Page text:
Those seeking to divine the future of hemispheric relations should keep three upcoming dates firmly in mind: September 26, October 3, and November 2. Over a five week span, voters in Venezuela, Brazil, and the United States, respectively, will make choices that will reconfirm or redirect the Bolivarian revolution, support or soften the international course that President Lula has set, and continue or overturn the ongoing pause in the U.S. trade agenda within the hemisphere.
The choices that the voters will make in each of these three nations, all for their own domestic and parochial purposes, will have important implications in shaping hemispheric relations for some time to come. This really could be one month that shapes history.
The sequence will kick off with parliamentary elections for Venezuela's 165 members of the National Assembly. Originally scheduled for December, the elections were moved up, in part, according to media reports, to hinder the opposition's ability to organize. The last legislative elections, in December 2005, were swept by supporters of President Chavez after the opposition withdrew, claiming they were hindered in competing freely and fairly. This time, the opposition is more organized and the Venezuelan people, other than Chavez's most strident supporters, appear to be wearying of the increasing shortages in food, electricity, and basic consumer products. Also, recent revelations by Colombian officials of Venezuela's harboring FARC guerrillas seems to have caught the regime by surprise.
Will the Venezuelan people decide they've had enough of economic mismanagement and political theatrics, or will they hand Chavez yet another mandate? Their decision will resonate across the hemisphere. A strong rebuke to the government's current direction could well slow the march toward Bolivarian utopia, while a renewed mandate would encourage the government to continue, and in fact speed, its efforts to remake Venezuela, with all the hemispheric friction that implies.
Further to the south, Brazil's first round of presidential elections on October 3 will pit Lula's chosen successor, Dilma Rousseff, against former health minister Jose Serra; a run-off, should it be required, will be held October 31.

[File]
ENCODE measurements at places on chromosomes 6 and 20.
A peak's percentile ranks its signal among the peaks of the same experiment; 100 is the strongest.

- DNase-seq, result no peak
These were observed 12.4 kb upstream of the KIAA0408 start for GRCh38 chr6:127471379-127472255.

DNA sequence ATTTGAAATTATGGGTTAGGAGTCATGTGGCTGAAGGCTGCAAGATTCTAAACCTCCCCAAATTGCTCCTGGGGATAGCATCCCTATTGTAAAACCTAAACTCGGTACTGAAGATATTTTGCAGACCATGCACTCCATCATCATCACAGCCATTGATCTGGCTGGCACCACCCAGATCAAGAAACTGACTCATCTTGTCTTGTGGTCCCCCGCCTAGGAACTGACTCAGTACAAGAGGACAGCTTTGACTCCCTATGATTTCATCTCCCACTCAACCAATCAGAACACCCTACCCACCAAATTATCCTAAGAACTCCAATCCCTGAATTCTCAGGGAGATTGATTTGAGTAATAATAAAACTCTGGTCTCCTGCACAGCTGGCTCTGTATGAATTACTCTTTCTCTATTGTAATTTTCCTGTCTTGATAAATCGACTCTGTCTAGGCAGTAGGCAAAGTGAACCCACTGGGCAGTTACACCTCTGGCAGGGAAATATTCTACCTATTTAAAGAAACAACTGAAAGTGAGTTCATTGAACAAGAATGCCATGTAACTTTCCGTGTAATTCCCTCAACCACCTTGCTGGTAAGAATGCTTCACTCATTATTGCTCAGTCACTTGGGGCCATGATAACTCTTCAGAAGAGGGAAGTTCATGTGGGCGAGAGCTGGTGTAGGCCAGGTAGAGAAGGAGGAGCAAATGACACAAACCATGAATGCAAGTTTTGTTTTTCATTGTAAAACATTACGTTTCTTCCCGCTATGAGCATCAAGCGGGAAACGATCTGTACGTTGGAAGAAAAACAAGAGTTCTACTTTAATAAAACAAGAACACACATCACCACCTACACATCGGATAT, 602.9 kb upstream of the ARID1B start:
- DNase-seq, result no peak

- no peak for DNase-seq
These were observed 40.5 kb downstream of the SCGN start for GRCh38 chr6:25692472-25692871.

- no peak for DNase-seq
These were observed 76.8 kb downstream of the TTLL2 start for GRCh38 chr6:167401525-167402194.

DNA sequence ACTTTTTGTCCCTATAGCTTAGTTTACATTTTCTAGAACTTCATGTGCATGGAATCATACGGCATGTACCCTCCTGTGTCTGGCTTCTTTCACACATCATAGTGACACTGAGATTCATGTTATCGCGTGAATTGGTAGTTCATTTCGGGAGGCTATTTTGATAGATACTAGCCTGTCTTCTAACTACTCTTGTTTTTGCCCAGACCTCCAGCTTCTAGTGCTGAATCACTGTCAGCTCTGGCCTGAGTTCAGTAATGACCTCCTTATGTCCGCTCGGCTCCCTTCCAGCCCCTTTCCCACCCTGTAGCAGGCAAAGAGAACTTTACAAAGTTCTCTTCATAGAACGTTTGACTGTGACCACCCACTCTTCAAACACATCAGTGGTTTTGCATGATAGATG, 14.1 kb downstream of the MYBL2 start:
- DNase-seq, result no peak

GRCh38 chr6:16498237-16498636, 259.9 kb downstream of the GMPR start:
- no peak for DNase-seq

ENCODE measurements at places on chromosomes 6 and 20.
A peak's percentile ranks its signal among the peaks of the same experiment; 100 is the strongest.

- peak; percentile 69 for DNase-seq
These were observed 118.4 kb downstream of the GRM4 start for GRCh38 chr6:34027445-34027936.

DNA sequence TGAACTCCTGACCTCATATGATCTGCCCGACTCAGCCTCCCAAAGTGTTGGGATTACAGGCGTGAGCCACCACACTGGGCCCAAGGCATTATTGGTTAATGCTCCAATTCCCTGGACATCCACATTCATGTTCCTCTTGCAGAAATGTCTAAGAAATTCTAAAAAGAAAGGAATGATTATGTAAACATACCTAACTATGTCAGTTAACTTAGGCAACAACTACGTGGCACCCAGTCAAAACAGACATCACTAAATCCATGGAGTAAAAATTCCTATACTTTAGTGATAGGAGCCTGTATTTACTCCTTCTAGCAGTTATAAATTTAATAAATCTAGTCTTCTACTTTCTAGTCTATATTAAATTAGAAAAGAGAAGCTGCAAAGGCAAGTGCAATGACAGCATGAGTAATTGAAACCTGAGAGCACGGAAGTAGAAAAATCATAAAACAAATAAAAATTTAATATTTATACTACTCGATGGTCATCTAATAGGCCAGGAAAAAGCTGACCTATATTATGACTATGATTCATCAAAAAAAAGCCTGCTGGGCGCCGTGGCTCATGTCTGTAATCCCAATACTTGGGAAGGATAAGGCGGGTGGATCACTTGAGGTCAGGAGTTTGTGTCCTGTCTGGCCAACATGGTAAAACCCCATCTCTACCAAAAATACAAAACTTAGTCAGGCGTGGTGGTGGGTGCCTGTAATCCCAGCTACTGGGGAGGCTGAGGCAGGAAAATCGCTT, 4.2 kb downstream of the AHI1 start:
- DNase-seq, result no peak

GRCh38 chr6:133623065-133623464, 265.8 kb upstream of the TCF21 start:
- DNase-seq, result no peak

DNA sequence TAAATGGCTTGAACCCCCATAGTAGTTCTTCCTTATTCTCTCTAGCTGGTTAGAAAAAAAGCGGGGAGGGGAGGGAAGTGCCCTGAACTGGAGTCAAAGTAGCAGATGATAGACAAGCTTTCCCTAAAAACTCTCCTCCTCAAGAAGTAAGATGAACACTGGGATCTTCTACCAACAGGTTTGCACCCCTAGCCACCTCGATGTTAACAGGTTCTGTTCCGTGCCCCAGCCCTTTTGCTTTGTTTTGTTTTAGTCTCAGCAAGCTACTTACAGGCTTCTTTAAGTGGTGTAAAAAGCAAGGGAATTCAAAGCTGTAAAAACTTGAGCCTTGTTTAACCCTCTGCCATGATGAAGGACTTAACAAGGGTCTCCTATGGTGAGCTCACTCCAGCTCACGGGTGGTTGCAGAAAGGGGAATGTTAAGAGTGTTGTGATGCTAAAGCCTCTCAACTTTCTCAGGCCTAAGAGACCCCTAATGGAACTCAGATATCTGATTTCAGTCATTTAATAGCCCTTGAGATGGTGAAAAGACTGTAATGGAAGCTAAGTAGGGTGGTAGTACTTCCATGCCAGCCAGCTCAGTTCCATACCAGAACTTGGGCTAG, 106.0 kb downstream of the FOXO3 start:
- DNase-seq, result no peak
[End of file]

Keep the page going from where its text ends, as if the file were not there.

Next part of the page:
For the most part, Brazilian voters are satisfied with the job Lula has done -- and they should be. He has grown the economy, building on the important work of his predecessor, Fernando Henrique Cardoso, and positioned Brazil as one of the brightest emerging markets globally. Brazilian voters, like voters everywhere, will vote based on their own well being and circumstances. No matter who is elected president, Brazil's general direction will not likely change.
Nonetheless, particularly in foreign policy, Brazil has taken a number of positions during Lula's second term seemingly at odds with its traditional quiet pragmatism, particularly its high profile efforts to defy the international consensus on Iran and also to make democracy in Honduras a cause célèbre without a corresponding emphasis, for example, on Cuba. These issues will not be the main preoccupation of voters. Still, the next occupant of the Planalto Palace will have to decide whether to continue these efforts or to return to a more pragmatic approach to Brazilian foreign policy, including efforts to cooperate with the U.S.
Finally, U.S. mid-term elections will be held November 2. At this point, it's likely that Republicans will gain a significant number of seats, although it remains unclear whether the party will recapture the House of Representatives. The Democratic majority in the Senate will also narrow. The question is what this will mean for the U.S. trade agenda in the hemisphere. It is an oversimplification at best to suggest, as many do, that Republicans are pro-trade and Democrats are not. At the same time, it will be increasingly difficult for the White House to continue to delay moving forward with pending trade agreements with Colombia and Panama -- as it has promised to do -- when the votes to pass both are clearly there. Moving the agreements forward would put the U.S. back in the game. Otherwise, we will continue to sit on the sidelines, as others including China, Europe, and Canada move smartly ahead.
Elections offer no guarantees. Campaigning offers freedoms that governing does not. Circumstances change and leaders are forced to respond. Still, the outcomes of the upcoming election cycle will offer clues as to the direction that the hemisphere will be headed for some time to come. Hemisphere watchers, take note.